WHAT YOU NEED TO KNOW!
- Jeff Woodke, an American humanitarian worker, was released after being held captive for six years in Niger. There was no ransom paid or concessions made for his release.
- French journalist Olivier Dubois was also reportedly released after being held hostage in Mali for over two years.
- The releases came after years of work and visits by top officials from the United States and France.
American humanitarian worker Jeff Woodke was released on Monday after six years in captivity in Niger. According to National Security Advisor Jake Sullivan, the event was the result of years of work and cooperation with the government of Niger.
There was no ransom paid or concessions made as part of securing Woodke’s release, and his current whereabouts have not been disclosed. Woodke’s wife, Els Woodke, was informed of her husband’s release in Niamey, the capital of Niger in West Africa.
Woodke had served as a missionary and humanitarian aid worker in Niger for more than 30 years, according to the FBI. He was abducted in October 2016 from his home in Abalak, Niger, after armed men ambushed and assassinated his guards before putting him in their truck and driving north towards Mali’s border.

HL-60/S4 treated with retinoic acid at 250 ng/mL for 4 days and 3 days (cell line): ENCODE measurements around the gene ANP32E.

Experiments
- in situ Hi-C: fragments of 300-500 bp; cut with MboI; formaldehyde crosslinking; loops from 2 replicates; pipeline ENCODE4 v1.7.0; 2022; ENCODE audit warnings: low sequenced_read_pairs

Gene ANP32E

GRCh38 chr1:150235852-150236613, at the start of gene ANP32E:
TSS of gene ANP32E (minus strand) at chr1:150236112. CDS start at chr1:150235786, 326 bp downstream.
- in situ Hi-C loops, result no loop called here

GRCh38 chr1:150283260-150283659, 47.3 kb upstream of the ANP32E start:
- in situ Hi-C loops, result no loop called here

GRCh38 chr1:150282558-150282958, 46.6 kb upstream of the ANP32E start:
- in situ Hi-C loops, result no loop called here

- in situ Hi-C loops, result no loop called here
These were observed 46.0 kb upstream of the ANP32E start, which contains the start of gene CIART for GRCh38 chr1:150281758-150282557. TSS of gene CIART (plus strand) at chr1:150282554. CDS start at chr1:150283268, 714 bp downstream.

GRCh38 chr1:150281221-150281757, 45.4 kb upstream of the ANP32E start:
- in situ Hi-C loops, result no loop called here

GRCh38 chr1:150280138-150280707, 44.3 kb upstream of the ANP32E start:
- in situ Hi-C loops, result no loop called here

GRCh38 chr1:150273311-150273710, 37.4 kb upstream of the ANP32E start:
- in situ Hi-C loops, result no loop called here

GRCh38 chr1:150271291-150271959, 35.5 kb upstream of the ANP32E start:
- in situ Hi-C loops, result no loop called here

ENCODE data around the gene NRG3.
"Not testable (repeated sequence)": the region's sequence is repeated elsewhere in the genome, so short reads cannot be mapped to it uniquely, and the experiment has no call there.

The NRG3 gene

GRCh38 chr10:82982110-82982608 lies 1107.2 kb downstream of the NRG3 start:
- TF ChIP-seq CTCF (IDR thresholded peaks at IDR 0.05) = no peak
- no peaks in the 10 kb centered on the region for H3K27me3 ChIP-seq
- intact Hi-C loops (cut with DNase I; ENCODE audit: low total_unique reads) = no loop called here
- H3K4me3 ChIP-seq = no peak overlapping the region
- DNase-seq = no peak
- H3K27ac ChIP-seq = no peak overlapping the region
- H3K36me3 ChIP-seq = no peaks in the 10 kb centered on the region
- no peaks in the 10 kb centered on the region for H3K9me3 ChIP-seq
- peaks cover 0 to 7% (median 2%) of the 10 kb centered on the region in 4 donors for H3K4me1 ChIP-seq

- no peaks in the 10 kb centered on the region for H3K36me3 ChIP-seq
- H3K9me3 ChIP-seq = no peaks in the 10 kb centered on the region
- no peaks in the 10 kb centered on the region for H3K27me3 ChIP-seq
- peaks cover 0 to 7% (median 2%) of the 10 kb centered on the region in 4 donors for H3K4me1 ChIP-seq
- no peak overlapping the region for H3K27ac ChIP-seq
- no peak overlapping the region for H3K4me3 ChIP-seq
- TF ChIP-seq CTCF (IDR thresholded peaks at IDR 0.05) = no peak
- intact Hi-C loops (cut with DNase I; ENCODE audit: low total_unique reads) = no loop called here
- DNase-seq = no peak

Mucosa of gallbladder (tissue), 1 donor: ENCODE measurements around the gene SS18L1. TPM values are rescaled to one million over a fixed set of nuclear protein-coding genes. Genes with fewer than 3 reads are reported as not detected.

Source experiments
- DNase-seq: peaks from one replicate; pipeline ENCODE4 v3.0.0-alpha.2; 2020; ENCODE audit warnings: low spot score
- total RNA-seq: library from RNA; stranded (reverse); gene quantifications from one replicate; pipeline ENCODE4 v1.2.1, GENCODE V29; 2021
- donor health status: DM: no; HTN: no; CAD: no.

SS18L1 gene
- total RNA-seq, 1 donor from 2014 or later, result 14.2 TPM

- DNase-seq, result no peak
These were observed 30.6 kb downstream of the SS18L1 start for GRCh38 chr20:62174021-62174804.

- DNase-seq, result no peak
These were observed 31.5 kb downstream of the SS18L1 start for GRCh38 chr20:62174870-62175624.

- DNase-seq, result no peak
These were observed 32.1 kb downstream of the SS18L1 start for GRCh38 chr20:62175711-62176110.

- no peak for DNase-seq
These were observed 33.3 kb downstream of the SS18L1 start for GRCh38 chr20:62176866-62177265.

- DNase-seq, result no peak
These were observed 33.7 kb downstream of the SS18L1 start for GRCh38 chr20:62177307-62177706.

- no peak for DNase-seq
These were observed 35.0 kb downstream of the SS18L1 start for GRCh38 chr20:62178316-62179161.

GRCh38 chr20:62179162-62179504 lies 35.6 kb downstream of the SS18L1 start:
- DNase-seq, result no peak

Although nobody has publicly taken credit for Woodke’s abduction, a number of Islamist militants with ties to Al Qaeda are known to operate in the area.
French journalist Olivier Dubois was also reportedly released after being held hostage in Mali for over two years. In May 2021, Dubois announced his abduction in a video posted on social media, claiming that he had been kidnapped in the northern city of Gao by the Support Group for Islam and Muslims (GSIM), the main jihadist alliance in the Sahel region of Africa which is linked to Al-Qaeda.
Following his release, French President Emmanuel Macron thanked Niger for its help in securing Dubois’ release and said that Dubois was in “good health” after speaking to him.
The releases of Woodke and Dubois came days after Secretary of State Antony Blinken travelled to Niger for an official visit, becoming the first top United States diplomat to do so. Blinken emphasized his commitment to bringing home any unjustly detained American, wherever that is in the world.
In a tweet, Sullivan thanked “so many across our government who’ve worked tirelessly toward securing [Woodke’s] freedom.”